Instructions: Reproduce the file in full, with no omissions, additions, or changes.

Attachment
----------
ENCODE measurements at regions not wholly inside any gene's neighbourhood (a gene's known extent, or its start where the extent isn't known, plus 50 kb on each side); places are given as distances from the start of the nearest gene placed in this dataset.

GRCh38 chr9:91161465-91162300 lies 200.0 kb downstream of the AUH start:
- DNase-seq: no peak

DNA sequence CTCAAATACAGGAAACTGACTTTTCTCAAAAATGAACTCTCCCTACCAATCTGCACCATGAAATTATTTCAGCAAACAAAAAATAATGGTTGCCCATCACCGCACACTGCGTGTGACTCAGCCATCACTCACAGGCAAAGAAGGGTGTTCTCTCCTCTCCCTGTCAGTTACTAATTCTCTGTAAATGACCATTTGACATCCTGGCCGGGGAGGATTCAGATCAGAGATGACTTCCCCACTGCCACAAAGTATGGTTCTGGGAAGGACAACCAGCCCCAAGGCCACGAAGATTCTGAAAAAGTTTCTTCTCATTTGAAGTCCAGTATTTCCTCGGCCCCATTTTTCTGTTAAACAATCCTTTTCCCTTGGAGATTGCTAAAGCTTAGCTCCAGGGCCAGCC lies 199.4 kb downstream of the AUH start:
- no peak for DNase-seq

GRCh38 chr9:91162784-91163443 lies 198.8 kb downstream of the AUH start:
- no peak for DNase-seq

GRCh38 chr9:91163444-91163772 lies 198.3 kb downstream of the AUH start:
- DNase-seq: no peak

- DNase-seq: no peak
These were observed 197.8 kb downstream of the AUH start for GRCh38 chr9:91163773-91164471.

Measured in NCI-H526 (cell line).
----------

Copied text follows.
ENCODE measurements at regions not wholly inside any gene's neighbourhood (a gene's known extent, or its start where the extent isn't known, plus 50 kb on each side); places are given as distances from the start of the nearest gene placed in this dataset.

GRCh38 chr9:91161465-91162300 lies 200.0 kb downstream of the AUH start:
- DNase-seq: no peak

DNA sequence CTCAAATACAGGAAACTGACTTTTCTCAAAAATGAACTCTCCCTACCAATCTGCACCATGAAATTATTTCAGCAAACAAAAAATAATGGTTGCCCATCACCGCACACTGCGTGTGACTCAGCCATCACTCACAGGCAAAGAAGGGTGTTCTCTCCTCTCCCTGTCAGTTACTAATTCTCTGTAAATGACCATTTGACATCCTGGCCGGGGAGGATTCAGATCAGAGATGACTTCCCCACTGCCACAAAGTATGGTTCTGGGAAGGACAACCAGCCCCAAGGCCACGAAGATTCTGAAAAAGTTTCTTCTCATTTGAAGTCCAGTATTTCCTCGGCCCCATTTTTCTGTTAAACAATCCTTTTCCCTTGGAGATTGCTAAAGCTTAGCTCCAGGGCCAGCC lies 199.4 kb downstream of the AUH start:
- no peak for DNase-seq

GRCh38 chr9:91162784-91163443 lies 198.8 kb downstream of the AUH start:
- no peak for DNase-seq

GRCh38 chr9:91163444-91163772 lies 198.3 kb downstream of the AUH start:
- DNase-seq: no peak

- DNase-seq: no peak
These were observed 197.8 kb downstream of the AUH start for GRCh38 chr9:91163773-91164471.

Measured in NCI-H526 (cell line).